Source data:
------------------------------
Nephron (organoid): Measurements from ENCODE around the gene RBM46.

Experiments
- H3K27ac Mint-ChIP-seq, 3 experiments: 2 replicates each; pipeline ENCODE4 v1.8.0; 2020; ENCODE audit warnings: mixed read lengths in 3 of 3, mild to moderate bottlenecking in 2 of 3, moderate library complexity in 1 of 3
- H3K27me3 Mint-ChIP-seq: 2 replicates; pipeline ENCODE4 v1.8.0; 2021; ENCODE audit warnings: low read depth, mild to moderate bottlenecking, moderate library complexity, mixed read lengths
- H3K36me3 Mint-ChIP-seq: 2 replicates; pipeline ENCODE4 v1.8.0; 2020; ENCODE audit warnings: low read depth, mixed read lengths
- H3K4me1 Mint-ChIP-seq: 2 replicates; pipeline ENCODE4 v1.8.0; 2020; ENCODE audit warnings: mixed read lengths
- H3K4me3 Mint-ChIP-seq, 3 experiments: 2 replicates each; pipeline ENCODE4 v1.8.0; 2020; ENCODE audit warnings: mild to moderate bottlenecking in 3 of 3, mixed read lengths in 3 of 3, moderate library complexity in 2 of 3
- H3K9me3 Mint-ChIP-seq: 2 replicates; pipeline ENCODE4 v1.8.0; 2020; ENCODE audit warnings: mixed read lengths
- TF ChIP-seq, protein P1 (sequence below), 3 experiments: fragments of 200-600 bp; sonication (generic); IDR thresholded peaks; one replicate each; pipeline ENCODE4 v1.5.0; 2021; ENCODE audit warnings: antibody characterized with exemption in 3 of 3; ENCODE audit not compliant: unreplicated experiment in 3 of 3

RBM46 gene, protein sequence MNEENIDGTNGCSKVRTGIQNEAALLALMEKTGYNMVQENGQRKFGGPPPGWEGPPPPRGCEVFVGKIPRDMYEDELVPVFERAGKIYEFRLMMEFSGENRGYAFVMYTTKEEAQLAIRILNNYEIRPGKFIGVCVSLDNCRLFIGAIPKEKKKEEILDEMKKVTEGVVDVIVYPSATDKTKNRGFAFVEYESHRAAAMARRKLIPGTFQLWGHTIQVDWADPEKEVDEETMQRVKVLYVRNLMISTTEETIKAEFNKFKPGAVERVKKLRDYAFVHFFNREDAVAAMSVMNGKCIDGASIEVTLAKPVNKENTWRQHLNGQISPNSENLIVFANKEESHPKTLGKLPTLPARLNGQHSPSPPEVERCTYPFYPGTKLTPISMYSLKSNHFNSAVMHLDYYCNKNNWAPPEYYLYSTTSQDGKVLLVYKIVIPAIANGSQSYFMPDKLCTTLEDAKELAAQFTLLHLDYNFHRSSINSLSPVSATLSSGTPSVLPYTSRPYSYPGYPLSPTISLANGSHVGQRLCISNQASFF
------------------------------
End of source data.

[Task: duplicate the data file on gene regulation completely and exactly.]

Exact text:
Nephron (organoid): Measurements from ENCODE around the gene RBM46.

Experiments
- H3K27ac Mint-ChIP-seq, 3 experiments: 2 replicates each; pipeline ENCODE4 v1.8.0; 2020; ENCODE audit warnings: mixed read lengths in 3 of 3, mild to moderate bottlenecking in 2 of 3, moderate library complexity in 1 of 3
- H3K27me3 Mint-ChIP-seq: 2 replicates; pipeline ENCODE4 v1.8.0; 2021; ENCODE audit warnings: low read depth, mild to moderate bottlenecking, moderate library complexity, mixed read lengths
- H3K36me3 Mint-ChIP-seq: 2 replicates; pipeline ENCODE4 v1.8.0; 2020; ENCODE audit warnings: low read depth, mixed read lengths
- H3K4me1 Mint-ChIP-seq: 2 replicates; pipeline ENCODE4 v1.8.0; 2020; ENCODE audit warnings: mixed read lengths
- H3K4me3 Mint-ChIP-seq, 3 experiments: 2 replicates each; pipeline ENCODE4 v1.8.0; 2020; ENCODE audit warnings: mild to moderate bottlenecking in 3 of 3, mixed read lengths in 3 of 3, moderate library complexity in 2 of 3
- H3K9me3 Mint-ChIP-seq: 2 replicates; pipeline ENCODE4 v1.8.0; 2020; ENCODE audit warnings: mixed read lengths
- TF ChIP-seq, protein P1 (sequence below), 3 experiments: fragments of 200-600 bp; sonication (generic); IDR thresholded peaks; one replicate each; pipeline ENCODE4 v1.5.0; 2021; ENCODE audit warnings: antibody characterized with exemption in 3 of 3; ENCODE audit not compliant: unreplicated experiment in 3 of 3

RBM46 gene, protein sequence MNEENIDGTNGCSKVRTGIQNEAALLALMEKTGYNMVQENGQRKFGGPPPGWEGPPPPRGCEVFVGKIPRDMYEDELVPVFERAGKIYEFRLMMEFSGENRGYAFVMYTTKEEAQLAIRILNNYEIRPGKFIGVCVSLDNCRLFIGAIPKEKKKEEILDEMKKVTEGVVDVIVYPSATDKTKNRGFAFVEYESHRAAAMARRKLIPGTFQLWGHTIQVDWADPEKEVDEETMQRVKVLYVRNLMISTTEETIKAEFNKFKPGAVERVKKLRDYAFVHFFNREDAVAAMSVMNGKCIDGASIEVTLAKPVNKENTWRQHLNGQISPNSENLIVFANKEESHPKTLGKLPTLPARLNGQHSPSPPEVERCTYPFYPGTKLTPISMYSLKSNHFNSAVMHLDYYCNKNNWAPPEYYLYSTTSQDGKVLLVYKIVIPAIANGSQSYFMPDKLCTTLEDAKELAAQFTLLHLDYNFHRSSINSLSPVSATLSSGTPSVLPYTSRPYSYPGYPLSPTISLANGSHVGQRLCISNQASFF